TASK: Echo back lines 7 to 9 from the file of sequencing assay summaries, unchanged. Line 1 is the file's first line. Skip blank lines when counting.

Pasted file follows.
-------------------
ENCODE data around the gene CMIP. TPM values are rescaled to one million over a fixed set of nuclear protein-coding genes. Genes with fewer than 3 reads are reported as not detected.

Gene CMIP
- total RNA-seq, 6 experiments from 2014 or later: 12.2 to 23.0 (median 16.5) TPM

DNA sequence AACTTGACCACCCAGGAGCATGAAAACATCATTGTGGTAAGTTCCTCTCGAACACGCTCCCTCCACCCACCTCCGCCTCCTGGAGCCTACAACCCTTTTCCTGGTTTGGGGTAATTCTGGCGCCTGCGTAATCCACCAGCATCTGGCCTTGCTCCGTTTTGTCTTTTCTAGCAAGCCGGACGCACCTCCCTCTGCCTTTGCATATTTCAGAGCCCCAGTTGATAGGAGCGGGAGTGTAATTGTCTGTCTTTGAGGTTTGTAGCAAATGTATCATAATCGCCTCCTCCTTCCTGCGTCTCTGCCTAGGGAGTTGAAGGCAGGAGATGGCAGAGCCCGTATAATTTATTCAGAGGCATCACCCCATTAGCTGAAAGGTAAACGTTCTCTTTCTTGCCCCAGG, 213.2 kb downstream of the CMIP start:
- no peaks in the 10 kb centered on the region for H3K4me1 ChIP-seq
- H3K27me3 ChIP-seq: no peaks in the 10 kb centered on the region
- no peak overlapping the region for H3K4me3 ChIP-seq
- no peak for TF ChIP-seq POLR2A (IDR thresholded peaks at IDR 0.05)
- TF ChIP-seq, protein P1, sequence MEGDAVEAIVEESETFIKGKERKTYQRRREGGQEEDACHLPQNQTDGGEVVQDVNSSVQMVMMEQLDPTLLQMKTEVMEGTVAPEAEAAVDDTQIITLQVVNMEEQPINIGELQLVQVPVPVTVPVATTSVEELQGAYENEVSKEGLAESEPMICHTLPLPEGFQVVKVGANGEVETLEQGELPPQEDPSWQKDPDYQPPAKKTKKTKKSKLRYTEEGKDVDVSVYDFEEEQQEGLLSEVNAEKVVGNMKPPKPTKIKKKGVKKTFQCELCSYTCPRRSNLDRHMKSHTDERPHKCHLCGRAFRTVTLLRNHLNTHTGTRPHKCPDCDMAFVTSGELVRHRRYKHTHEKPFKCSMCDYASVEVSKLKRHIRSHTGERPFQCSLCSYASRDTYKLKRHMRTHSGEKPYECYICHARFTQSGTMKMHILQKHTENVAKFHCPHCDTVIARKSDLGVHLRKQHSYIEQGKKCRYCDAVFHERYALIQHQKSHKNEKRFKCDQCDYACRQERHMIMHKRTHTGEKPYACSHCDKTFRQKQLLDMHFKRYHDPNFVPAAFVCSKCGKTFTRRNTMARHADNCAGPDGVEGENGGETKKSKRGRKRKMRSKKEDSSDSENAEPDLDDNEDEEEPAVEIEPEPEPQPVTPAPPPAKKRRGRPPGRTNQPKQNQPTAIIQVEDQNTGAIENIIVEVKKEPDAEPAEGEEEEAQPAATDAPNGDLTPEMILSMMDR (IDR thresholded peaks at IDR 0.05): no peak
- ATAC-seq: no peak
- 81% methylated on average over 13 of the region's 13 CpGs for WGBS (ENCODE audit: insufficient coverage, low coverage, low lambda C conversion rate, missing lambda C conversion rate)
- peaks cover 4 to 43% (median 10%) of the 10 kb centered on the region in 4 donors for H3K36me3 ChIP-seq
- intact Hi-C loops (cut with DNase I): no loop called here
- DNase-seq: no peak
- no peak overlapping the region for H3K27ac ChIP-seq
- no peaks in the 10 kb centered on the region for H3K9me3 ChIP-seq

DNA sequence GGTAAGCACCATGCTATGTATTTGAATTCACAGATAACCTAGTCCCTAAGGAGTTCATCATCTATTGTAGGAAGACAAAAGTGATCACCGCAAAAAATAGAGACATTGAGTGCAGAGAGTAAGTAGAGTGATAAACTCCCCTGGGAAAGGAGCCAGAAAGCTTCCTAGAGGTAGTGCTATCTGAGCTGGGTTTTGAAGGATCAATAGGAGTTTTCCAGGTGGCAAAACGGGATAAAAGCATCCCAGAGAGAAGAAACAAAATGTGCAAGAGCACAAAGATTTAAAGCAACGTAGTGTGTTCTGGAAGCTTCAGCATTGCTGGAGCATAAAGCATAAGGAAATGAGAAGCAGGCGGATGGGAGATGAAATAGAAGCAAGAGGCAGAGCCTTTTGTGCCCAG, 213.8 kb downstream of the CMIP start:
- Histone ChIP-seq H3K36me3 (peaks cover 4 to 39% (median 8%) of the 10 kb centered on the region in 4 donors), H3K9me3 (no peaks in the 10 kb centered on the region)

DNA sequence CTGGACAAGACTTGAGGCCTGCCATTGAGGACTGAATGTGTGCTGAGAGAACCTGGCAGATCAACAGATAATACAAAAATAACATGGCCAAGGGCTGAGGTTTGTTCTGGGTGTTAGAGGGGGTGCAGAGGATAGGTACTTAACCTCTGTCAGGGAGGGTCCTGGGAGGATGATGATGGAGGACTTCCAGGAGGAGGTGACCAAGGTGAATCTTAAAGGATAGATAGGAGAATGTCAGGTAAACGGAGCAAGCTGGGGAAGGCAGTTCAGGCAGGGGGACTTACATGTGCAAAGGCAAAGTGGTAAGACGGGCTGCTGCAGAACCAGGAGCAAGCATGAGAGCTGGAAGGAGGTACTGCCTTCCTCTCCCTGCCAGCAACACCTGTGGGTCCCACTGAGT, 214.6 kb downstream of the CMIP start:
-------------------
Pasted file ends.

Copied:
- no peak overlapping the region for H3K4me3 ChIP-seq
- no peak for TF ChIP-seq POLR2A (IDR thresholded peaks at IDR 0.05)
- TF ChIP-seq, protein P1, sequence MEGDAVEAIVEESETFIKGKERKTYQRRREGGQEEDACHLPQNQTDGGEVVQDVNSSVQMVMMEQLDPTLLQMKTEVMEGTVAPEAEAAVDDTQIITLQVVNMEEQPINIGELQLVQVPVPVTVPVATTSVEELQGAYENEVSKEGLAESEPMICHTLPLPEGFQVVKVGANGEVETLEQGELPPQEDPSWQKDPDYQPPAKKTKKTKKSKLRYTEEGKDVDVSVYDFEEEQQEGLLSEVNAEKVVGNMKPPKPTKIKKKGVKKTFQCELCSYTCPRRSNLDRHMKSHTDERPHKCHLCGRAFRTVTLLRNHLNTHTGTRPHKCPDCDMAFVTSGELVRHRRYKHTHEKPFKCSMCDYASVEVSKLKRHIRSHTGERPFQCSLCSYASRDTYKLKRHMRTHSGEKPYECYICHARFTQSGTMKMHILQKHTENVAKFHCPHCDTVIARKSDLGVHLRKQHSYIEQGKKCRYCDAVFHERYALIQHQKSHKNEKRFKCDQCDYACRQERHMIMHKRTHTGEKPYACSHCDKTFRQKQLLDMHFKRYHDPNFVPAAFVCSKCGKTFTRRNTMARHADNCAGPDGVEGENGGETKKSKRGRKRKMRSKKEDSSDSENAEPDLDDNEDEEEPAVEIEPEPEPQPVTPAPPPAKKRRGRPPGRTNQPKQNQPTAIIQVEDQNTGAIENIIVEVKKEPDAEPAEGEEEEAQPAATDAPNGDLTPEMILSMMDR (IDR thresholded peaks at IDR 0.05): no peak